A few years ago when I flew to India across 10 time zones, I felt the effects of jet lag for days: I was groggy, irritable, hungry, tired, and sensitive to every noise, light, and smell in the environment. Luckily, I stayed for a few months so it did not ruin the trip, but it was definitely a tough first few days.
Throughout twelve years of investigating wellness, I have come across a few interesting remedies for jet lag, and I wish to share them here. I am not sure they are scientifically proven; in fact, I am not sure if any jet lag remedy has been investigated rigorously. So, try these for yourself if you’d like, and let me know if they help!
The first method for combating jet lag is grounding, or “earthing.” Essentially, you take off your shoes as soon as possible after landing, find a section of earth, and stand on it for 20 minutes or more. Again, I cannot provide a scientific basis for why this might work, but earthing has been shown to improve sleep, blood oxygenation, blood viscosity, cortisol dynamics, heart rate variability, autonomic nervous system balance, and immune response while also reducing pain, anxiety, irritability, and inflammation (1). At any rate, earthing may help to relieve some of the stress that comes with traveling thousands of miles and assist in recalibrating the body’s systems.
A second method to overcome jet lag is by practicing inversions. If you practice yoga asanas regularly, as soon as you get off the plane, find a patch of grass and do a headstand like my little nephew Tommy B above! Even if you do not practice asanas regularly, you can find a wall, scooch up to it, and place both legs on the wall while your lower back remains flush with the floor and your head rests gently on the ground, a rolled up towel, or small pillow.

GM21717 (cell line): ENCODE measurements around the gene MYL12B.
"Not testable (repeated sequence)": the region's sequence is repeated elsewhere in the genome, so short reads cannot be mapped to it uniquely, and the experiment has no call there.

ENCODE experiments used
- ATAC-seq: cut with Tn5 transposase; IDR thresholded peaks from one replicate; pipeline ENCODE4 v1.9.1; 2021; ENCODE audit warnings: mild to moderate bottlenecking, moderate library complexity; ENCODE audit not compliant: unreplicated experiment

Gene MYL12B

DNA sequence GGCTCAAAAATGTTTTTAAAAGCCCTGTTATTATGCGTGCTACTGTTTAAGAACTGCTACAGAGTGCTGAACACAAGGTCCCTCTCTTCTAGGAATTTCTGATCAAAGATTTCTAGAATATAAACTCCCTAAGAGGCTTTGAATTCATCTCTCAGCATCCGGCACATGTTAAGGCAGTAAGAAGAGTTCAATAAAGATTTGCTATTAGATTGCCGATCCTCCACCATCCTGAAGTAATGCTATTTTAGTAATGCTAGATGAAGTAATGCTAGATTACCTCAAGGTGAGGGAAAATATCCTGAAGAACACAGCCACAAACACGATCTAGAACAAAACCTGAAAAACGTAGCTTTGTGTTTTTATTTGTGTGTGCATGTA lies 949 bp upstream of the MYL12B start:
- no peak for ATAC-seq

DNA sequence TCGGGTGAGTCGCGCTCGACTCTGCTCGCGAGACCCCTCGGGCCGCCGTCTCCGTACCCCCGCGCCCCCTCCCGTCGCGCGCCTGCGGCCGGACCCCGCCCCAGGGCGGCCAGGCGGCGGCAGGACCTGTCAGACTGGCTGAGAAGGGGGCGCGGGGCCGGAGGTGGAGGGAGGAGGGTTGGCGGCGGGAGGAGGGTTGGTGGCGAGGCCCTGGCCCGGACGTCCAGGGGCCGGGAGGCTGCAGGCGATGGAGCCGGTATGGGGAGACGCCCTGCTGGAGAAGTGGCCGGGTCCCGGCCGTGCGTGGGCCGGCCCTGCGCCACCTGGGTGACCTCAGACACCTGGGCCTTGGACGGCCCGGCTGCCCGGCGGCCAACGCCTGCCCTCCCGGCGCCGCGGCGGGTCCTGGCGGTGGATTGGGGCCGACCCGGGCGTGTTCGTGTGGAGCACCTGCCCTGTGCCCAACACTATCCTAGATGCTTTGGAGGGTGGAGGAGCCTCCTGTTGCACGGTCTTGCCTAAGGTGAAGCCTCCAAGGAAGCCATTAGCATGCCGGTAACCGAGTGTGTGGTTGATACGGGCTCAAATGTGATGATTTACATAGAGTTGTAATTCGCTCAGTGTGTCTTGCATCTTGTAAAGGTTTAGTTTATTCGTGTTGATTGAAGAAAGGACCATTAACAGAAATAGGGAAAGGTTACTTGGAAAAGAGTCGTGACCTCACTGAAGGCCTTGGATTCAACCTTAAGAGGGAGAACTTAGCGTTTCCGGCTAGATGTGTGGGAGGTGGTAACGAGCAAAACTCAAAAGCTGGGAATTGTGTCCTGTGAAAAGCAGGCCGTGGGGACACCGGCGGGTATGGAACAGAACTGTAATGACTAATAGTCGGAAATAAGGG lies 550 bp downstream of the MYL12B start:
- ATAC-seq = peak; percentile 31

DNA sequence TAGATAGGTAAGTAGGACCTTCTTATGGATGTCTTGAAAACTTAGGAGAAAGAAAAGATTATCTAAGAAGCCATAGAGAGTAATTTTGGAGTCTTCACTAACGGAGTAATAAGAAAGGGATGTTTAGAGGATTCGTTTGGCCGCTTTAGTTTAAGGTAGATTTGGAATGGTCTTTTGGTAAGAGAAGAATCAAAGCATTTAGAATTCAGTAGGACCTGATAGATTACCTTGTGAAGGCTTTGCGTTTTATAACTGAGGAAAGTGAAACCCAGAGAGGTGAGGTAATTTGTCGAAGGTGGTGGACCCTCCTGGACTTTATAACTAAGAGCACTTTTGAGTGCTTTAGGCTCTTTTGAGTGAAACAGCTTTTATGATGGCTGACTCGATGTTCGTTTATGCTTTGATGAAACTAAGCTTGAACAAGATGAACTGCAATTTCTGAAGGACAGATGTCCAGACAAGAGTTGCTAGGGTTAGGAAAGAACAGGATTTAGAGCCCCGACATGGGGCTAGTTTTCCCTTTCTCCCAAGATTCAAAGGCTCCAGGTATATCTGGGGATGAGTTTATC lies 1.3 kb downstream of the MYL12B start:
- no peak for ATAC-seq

A third method which may help alleviate the symptoms of jet lag is an exercise/napping protocol. I learned this method from a doctor I used to shadow; he traveled extensively for work and told me it proved useful for him. He would take a 30 minute nap in the afternoon; no longer than 30 minutes is the key. After landing, he would exercise moderately. After exercise, he would then take a nap. Upon awaking, he would start exercising moderately again. When night came, he would sleep at a regular hour.
In theory, finding a good patch of grass to do handstands on after landing is ideal, and then taking a nap under a tree after the inversion-oriented asana routine will ensure the recalibrating of your circadian rhythm to the new time zone. In reality, I am not really sure if this works for everyone, or anyone for that matter. But, its definitely worth a shot, and is better than many days of sluggishness and irritability.
Many articles have been written on this topic, by random folks like me, psychologists, and even sleep doctors. Check out the sources below for more info on overcoming jet lag. Let me know what works for you!
1) Gaétan Chevalier, Stephen T. Sinatra, James L. Oschman, Karol Sokal, and Pawel Sokal, “Earthing: Health Implications of Reconnecting the Human Body to the Earth’s Surface Electrons,” Journal of Environmental and Public Health, 2012 (2012), Article ID 291541, 8 pages. doi:10.1155/2012/291541.
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*Originally posted on my old website which no longer exists, riverbearfitness.com.